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“There is no true eloquence, unless there is a man behind
Monstrous Relations in Newspapers . Fisher Ames .
John D. Long
Carl Schurz .
Henry W. Grady.
Emilio Castelar 124
Sir H. Lytton Bulwer 127
Henry Cabot Lodge 133
Lord Macaulay. · 138
Sherman Hoar .
William H. Seward
John C. Calhoun . 161
Count Leo Tolstoi .
Elmer Hewitt Capen 182
Ralph Waldo Emerson 186
Lord Macaulay.. 189
PAGE Justice for Dreyfus .
193 Address to the Assembly of Noblesse Comte de Mirabeau 197 The Repeal of the Stamp Act · Jonathan Mayhew · 199 The Secret of Murder
202 The Old Grudge Against England Rufus Choate
204 At the Unveiling of the Statue of Rufus Choate.
Joseph H. Choate . 206 Funeral Oration by the Dead Body of Hamilton
Gouverneur Morris The Men and Deeds of the Revolution Edward Everett 214 Valedictory Address to The Senate . Henry Clay.
217 Ulysses S. Grant
Thomas W. Higginson 221 Address Before the New York Historical Society
Daniel Webster 226 The Leadership of Educated Men George Wm. Curtis . 228 The Better Part .
Booker T. Washington 232 Corn Laws.
Lord Macaulay 236 The Ideal Lawyer
· John W. Griggs 239 Napoleon the Little .
242 The Cumberland Road
Thomas Corwin 246 Russia the Antagonist of the United States.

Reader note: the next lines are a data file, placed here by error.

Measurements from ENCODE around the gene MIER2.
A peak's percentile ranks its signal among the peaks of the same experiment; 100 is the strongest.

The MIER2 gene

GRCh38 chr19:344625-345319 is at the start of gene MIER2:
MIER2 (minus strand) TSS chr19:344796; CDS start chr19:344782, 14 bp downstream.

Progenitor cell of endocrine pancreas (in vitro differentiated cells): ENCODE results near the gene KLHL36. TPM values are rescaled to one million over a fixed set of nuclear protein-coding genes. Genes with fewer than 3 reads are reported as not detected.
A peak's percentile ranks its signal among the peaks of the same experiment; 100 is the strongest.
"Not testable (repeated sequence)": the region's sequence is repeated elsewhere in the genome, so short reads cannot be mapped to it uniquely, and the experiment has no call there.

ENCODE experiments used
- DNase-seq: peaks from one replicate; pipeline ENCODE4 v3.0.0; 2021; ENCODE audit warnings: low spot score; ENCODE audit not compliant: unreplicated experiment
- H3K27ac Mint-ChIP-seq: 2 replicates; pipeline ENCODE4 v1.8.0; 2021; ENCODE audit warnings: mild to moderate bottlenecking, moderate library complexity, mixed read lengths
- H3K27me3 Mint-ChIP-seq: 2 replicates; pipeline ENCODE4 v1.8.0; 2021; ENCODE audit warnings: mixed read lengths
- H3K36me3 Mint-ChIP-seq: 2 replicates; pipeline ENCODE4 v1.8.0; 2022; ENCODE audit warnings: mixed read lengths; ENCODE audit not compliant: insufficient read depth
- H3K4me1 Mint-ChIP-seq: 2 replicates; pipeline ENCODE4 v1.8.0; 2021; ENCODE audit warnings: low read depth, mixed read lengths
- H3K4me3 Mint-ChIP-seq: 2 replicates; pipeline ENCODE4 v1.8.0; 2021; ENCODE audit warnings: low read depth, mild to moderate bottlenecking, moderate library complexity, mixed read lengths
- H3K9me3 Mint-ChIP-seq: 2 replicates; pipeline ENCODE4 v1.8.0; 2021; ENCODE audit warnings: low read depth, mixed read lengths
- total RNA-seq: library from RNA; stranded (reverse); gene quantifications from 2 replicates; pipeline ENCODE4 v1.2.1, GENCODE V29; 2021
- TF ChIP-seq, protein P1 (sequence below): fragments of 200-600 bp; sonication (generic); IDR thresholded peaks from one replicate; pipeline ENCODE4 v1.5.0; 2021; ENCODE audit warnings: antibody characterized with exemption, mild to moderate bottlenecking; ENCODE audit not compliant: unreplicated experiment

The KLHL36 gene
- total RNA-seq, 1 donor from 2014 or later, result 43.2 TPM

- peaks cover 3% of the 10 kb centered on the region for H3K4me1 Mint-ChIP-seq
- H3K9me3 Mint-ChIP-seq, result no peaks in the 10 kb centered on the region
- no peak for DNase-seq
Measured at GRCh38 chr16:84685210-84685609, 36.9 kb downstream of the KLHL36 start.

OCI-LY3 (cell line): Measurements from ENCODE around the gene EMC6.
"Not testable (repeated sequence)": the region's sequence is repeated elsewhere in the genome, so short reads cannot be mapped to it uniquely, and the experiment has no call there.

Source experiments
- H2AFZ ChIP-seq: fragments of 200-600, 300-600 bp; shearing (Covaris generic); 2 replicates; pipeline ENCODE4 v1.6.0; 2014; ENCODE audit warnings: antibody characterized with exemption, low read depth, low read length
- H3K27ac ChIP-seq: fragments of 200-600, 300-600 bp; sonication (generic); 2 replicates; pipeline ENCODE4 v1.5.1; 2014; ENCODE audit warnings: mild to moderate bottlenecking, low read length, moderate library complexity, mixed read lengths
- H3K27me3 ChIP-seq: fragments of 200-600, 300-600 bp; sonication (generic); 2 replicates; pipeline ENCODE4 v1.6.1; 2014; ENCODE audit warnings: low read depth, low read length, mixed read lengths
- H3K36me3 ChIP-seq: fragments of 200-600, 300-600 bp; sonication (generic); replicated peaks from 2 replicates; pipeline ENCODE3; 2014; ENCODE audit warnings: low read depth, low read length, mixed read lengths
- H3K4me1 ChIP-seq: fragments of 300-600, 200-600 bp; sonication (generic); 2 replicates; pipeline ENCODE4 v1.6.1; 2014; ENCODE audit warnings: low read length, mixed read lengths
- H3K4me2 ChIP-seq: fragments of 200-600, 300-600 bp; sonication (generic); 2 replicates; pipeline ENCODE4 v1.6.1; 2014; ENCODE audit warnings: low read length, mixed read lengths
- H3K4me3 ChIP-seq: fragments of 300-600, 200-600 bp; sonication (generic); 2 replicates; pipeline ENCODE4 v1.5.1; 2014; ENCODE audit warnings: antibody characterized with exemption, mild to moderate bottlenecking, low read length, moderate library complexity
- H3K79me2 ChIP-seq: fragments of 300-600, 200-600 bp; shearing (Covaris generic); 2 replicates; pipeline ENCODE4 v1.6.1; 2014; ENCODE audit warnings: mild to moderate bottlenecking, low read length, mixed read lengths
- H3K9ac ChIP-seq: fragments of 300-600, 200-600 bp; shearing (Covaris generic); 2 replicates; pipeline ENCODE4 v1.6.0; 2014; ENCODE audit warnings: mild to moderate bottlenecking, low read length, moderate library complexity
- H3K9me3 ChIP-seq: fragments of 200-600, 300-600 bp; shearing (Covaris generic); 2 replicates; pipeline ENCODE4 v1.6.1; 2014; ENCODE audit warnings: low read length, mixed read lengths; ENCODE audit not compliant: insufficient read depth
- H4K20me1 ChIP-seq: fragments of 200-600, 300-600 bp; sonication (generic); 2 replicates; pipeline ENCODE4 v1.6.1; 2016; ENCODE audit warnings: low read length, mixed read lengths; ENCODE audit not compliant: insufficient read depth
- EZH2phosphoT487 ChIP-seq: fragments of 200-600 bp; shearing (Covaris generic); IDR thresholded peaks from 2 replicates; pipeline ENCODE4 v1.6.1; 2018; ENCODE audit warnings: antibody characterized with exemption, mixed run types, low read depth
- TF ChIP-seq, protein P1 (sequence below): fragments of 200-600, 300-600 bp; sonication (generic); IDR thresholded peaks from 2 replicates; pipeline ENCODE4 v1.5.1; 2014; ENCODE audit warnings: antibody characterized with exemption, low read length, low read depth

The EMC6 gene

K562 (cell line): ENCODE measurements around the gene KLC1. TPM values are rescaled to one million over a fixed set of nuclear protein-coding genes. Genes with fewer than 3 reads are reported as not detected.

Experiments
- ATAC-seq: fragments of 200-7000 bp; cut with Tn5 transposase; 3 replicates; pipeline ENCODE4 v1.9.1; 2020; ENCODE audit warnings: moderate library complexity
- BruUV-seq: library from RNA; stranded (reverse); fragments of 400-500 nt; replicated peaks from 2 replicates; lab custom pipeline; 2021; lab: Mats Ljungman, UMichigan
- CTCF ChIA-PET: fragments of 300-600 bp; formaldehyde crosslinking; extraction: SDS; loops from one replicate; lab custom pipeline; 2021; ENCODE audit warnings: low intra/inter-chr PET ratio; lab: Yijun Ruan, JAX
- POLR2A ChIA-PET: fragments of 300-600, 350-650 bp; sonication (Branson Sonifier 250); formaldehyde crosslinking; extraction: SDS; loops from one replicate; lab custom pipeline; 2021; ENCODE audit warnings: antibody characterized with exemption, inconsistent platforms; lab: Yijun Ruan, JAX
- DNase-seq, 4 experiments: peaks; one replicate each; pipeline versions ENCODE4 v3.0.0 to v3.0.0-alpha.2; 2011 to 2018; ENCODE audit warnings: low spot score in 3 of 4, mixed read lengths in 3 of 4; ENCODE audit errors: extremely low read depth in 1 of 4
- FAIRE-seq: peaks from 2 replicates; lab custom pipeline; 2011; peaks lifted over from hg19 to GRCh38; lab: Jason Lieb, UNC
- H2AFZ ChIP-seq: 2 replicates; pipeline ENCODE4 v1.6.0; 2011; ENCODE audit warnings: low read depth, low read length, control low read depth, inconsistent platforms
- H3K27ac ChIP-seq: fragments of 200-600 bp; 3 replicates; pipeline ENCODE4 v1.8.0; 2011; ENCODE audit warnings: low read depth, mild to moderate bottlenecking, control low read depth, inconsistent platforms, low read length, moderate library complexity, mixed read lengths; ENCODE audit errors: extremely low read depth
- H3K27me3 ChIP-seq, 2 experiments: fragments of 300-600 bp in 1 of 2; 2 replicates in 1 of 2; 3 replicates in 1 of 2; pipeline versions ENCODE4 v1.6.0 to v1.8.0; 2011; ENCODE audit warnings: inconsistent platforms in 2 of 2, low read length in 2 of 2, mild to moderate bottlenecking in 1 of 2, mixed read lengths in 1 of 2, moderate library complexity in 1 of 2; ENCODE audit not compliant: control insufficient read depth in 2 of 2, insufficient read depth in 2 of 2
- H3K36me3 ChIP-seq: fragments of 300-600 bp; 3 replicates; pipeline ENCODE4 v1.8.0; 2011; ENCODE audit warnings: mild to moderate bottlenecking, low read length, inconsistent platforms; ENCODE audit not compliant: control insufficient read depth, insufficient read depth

249 Edwin Booth .
255 International Arbitration
James Russell Lowell 259 The Truth of the Gospel .
Alexander McKenzie 262 After-Dinner Speech at Harvard Club of New York
Henry E. Howland . 266 Secret Executions
271 The Duties of Christianity
275 The Necessity of Outside Agitation. Wendell Phillips .
· 279 Washington's Inauguration . Chauncey M. Depew . 282 Address at The Harvard Alumni Dinner.
Booker T. Washington 286 Bulgarian Horrors .
William E. Gladstone 289 Second Inaugural Address
Abraham Lincoln , 294
By FISHER AMES.
'T seems as if newspaper wares were made to suit a
market, as much as any other. The starers, and wonderers, and gapers, engross a very large share of the attention of all the sons of the type. Extraordinary events multiply upon us surprisingly. Gazettes, it is seriously to be feared, will not long allow room to anything that is not loathsome or shocking. A newspaper is pronounced to be very lean and destitute of matter, if it contains no accounts of murders, suicides, prodigies, or monstrous births.
Some of these tales excite horror, and others disgust; yet the fashion reigns, like a tyrant, to relish wonders, and almost to relish nothing else. Is this a reasonable taste? Is the History of Newgate the only one worth reading? Are oddities only to be hunted? Pray tell us, men of ink, if our presses are to diffuse information, and we, the poor ignorant people, cah get it in no other way than by newspapers, what knowledge are we to glean from the blundering lies, or the tiresome truths about thunder-storms, that, strange to tell! kill oxen, or burn barns; and cats, that bring two-headed kittens; and sows, that eat their own pigs? The crowing of a hen is supposed to forebode cuckledom; and the tickling of a little bug in the wall threatens yellow fever. It seems really as if our newspapers were busy to spread superstition. Omens, and dreams, and prodigies are recorded, as if they were worth minding. One would think our gazettes were intended for Roman readers, who were silly enough to make account of such things. Surely, extraordinary events have not the best title